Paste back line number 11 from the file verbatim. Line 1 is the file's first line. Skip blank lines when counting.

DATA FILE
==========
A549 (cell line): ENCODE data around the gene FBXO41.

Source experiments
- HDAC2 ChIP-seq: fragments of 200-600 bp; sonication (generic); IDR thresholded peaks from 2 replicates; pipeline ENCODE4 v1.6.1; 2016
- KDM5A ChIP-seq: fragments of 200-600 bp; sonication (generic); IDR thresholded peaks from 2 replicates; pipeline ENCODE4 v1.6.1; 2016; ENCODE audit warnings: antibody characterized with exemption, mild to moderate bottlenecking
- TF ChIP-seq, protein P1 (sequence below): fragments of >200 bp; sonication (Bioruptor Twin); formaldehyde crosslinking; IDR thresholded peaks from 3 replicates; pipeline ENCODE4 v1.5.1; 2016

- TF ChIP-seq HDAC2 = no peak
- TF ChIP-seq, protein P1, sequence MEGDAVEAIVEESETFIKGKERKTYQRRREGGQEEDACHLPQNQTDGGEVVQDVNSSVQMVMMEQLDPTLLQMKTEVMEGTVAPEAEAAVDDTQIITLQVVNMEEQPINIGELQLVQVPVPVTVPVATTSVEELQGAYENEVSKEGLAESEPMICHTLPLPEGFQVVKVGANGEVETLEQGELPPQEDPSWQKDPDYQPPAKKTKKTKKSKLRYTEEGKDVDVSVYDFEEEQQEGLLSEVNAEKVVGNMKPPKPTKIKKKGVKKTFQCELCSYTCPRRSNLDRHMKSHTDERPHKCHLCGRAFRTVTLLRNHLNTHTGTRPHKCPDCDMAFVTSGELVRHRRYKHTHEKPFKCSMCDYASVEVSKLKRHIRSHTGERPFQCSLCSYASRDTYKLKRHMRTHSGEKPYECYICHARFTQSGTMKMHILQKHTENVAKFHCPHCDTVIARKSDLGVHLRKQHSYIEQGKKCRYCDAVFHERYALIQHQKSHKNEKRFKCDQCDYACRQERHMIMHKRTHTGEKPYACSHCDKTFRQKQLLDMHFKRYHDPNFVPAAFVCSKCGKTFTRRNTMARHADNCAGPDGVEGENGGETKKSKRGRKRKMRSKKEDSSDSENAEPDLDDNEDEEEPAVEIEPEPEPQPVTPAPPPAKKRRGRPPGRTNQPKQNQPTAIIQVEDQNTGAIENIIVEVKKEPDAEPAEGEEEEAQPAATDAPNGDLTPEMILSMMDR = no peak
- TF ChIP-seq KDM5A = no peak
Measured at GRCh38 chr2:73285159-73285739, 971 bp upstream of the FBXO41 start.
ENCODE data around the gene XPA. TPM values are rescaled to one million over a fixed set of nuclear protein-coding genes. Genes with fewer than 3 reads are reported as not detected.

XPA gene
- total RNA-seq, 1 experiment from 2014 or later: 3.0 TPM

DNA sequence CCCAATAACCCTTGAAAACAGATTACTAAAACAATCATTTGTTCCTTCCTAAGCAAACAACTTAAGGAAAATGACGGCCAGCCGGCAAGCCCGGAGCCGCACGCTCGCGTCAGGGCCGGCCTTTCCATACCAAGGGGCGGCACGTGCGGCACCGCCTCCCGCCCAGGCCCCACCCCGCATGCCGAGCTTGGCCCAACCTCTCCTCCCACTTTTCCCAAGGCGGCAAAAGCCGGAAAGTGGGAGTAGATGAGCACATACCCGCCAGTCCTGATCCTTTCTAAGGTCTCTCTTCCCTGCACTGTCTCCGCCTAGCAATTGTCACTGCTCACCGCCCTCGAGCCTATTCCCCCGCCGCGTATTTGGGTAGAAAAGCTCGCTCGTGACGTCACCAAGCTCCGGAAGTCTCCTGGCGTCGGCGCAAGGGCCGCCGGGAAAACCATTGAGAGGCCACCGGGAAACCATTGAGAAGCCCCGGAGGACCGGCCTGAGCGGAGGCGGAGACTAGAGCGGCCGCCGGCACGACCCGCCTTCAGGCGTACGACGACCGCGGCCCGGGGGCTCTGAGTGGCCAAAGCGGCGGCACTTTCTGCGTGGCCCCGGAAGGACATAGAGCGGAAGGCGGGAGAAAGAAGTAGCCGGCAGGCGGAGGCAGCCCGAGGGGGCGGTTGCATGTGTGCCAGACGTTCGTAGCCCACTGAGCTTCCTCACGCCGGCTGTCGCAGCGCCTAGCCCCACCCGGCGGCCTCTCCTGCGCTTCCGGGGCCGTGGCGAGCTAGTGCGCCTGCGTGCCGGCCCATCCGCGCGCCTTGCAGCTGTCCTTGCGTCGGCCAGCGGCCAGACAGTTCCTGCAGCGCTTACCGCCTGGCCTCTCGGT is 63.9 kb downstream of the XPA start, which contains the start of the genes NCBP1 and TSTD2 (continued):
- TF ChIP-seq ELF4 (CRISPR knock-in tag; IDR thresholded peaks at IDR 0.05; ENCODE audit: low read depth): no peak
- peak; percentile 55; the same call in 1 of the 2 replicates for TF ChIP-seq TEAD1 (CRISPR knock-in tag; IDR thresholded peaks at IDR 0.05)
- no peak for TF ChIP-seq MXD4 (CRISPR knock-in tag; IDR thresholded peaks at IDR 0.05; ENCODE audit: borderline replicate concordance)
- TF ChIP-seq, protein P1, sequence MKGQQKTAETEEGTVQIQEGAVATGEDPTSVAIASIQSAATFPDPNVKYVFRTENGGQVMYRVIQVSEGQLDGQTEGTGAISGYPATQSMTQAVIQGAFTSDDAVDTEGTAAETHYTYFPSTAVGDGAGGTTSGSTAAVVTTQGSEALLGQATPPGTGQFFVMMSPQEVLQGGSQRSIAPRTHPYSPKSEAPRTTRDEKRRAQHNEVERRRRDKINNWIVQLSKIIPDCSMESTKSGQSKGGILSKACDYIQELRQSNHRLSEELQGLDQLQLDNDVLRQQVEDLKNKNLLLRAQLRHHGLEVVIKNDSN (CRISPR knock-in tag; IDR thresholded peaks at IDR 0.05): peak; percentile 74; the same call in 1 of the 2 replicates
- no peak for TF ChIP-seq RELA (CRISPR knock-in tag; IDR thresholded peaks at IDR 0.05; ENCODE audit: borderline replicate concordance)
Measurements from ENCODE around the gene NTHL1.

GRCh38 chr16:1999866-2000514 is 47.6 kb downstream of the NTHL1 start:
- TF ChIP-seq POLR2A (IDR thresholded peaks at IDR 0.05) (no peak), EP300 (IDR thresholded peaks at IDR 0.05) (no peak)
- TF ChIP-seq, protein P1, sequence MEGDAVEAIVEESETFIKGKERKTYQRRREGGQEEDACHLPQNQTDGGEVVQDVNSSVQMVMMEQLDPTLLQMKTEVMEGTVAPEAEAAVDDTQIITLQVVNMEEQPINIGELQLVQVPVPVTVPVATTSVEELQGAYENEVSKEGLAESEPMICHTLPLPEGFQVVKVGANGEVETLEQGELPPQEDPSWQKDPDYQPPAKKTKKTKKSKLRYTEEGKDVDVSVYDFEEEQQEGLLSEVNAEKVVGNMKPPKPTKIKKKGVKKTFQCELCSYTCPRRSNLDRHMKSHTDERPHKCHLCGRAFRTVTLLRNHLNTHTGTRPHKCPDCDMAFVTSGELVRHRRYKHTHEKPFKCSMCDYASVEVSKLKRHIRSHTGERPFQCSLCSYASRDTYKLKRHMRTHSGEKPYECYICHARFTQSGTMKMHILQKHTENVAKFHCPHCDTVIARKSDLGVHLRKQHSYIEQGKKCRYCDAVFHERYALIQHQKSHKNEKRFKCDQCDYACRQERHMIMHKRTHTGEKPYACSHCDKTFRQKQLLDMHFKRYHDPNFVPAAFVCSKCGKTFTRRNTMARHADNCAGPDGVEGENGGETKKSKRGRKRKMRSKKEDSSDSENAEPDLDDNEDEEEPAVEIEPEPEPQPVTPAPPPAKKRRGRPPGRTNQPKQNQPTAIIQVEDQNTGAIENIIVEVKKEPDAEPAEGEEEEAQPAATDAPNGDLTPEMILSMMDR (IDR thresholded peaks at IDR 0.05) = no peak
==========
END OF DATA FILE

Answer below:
XPA gene